January 27, 2011

275 words 2 mins read

What’s the Constitutional Standing of a City?

Many of the people who support eliminating state oversight of the St. Louis Board of Police Commissioners are not conservatives. Decidedly not.

There are some good conservatives who disagree over the Board of Police Commissioners for the City of St. Louis. I’ve heard some of these conservative make some strong arguments for abolishing the board or relinquishing it to St. Louis Mayor Francis Slay.

Some of the arguments in favor of so-called “home rule” are flat out false. The biggest fallacy is the claim that local control is a Constitutional principle.

States are the only political sub-division mentioned in the Constitution. Some claim that people are a second, but that doesn’t make sense. People are not political subdivisions, but the earthly source of all political power. People, alone, may create political institutions. Where the Constitution mentions “the People,” it is simply asserting powers that are reserved explicitly by the people.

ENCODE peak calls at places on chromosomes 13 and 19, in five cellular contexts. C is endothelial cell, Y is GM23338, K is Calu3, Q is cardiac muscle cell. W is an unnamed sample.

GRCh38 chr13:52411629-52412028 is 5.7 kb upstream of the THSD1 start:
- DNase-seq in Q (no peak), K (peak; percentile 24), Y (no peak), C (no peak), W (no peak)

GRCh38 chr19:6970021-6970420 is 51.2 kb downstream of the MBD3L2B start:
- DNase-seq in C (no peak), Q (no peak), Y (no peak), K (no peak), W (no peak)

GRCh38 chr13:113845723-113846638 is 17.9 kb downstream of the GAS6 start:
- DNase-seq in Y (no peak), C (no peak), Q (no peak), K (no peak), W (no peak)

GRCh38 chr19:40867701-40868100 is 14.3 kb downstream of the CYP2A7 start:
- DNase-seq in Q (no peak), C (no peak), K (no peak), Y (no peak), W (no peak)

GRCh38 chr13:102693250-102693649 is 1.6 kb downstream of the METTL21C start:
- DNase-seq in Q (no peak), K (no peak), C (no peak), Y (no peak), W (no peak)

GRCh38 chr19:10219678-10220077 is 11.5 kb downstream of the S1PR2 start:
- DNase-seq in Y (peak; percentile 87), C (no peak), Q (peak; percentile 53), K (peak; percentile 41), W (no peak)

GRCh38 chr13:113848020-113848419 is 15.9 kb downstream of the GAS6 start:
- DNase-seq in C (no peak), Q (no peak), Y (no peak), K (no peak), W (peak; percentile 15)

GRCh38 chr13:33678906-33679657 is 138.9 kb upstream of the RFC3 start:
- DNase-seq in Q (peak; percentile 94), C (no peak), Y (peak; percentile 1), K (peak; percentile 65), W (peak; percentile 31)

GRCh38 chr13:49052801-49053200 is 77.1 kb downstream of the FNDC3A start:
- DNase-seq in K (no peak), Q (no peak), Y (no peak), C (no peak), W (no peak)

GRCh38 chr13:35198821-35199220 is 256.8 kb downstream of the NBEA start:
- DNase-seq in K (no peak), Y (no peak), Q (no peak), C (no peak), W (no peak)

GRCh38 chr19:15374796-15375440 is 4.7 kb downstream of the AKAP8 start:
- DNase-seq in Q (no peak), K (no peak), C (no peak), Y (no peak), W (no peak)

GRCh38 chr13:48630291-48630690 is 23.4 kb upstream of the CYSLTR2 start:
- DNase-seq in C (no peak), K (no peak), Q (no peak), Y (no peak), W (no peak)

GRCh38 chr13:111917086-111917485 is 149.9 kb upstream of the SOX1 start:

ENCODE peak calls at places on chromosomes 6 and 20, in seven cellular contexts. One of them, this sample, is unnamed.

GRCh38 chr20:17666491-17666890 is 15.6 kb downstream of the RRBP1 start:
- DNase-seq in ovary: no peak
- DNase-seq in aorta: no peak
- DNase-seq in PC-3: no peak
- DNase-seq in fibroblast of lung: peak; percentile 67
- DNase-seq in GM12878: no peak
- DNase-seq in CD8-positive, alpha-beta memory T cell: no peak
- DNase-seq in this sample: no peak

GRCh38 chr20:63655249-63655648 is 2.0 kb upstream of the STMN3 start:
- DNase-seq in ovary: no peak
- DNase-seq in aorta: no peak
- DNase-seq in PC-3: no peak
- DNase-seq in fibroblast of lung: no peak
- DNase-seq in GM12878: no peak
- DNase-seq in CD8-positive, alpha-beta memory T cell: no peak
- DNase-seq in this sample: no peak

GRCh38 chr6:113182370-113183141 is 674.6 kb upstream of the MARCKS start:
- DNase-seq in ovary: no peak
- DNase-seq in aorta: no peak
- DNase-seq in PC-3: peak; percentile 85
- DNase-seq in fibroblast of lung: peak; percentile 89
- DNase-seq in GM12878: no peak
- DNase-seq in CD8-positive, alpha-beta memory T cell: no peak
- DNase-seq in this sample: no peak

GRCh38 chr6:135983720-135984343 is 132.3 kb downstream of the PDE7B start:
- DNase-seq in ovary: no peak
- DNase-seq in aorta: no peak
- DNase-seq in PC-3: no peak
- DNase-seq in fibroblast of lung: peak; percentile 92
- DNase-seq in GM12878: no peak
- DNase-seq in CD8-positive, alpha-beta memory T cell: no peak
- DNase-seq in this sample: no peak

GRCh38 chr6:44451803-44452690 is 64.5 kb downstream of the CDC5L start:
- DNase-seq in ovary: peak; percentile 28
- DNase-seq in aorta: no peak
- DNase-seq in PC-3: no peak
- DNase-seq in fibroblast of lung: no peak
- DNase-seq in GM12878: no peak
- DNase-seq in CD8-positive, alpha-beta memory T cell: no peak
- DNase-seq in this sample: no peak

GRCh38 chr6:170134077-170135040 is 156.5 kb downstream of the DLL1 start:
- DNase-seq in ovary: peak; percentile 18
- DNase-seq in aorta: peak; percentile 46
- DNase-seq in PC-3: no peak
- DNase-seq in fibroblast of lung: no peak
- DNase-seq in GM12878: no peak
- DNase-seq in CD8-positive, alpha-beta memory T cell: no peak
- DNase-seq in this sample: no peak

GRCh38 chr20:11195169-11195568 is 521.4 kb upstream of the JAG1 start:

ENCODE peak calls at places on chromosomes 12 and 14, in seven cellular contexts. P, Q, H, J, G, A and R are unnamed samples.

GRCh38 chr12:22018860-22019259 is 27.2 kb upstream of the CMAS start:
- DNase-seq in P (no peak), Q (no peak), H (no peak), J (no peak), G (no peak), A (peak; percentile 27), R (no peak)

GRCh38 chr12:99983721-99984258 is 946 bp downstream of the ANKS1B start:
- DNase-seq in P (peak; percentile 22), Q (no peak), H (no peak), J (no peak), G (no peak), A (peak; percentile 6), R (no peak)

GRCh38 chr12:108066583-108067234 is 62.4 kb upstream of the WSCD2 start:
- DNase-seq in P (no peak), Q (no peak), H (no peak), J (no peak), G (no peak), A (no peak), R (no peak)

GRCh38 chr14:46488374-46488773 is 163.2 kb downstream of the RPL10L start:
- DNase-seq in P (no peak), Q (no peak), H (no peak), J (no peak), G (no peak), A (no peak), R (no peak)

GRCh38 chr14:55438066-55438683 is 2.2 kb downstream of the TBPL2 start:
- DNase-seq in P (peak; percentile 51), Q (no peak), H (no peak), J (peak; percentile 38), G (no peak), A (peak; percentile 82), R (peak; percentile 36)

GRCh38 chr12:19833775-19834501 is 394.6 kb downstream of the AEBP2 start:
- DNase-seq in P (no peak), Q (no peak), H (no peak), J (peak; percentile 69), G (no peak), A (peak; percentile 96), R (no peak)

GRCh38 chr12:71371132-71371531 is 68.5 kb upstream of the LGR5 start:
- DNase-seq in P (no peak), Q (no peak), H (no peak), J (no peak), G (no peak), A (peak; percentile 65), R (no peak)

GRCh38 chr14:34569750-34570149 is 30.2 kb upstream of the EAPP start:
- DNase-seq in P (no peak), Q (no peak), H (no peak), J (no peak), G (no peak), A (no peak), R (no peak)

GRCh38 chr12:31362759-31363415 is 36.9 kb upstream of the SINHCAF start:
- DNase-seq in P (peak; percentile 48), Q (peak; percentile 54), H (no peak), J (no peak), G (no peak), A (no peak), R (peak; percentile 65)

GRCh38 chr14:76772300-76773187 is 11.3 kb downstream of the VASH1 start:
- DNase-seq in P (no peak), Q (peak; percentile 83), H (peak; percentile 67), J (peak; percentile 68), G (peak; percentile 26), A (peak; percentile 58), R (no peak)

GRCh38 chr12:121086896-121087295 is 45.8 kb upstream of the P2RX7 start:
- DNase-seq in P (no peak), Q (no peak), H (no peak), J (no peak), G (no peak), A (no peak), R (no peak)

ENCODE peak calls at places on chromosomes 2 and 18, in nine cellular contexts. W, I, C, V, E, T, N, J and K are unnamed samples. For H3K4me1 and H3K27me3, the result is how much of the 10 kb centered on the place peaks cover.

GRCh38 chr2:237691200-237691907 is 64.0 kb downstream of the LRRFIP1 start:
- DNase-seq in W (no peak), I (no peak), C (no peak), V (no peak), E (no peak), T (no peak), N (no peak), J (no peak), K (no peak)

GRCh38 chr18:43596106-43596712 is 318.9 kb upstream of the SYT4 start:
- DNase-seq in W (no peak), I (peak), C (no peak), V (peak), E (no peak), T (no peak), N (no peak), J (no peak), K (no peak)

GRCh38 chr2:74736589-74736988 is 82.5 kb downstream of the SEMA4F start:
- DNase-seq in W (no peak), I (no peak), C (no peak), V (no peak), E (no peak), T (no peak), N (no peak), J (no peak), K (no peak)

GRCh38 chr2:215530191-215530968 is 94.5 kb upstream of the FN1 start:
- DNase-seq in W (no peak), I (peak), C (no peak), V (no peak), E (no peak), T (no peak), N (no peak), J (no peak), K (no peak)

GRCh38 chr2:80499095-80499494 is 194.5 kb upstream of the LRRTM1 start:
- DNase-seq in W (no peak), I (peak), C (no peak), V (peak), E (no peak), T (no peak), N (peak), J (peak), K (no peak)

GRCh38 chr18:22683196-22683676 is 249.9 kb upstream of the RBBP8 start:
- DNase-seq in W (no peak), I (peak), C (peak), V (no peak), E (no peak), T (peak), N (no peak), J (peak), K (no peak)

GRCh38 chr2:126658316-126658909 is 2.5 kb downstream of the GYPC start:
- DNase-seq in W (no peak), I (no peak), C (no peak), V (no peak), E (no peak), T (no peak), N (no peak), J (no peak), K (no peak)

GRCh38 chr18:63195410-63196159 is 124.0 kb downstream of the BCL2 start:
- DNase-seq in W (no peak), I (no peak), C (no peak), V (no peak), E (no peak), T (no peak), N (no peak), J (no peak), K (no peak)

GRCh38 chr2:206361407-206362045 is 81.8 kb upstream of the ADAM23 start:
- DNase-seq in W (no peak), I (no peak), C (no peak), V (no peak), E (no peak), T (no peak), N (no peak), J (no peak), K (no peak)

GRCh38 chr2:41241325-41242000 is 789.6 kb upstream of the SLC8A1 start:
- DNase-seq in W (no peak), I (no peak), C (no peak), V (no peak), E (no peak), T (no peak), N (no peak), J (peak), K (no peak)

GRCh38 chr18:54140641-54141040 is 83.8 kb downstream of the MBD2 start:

So the Constitution divides the country as such: the United States and the respective States.

Technically, the states have no Constitutional requirement to further subdivide. A state could be nothing but a state. It could authorize no cities, no counties. Each state must create United States House of Representative districts, but those boundaries are irrespective of cities and counties.

The principle of home rule has no Constitutional basis. Supporters of abolishing state oversight of police boards practice deception when they hint otherwise.

I am confident that we will soon learn who is really behind the current home rule initiative. When that information comes out, those supporting the initiative will have little choice but to switch sides.

More to follow. In the meantime, don’t be deceived.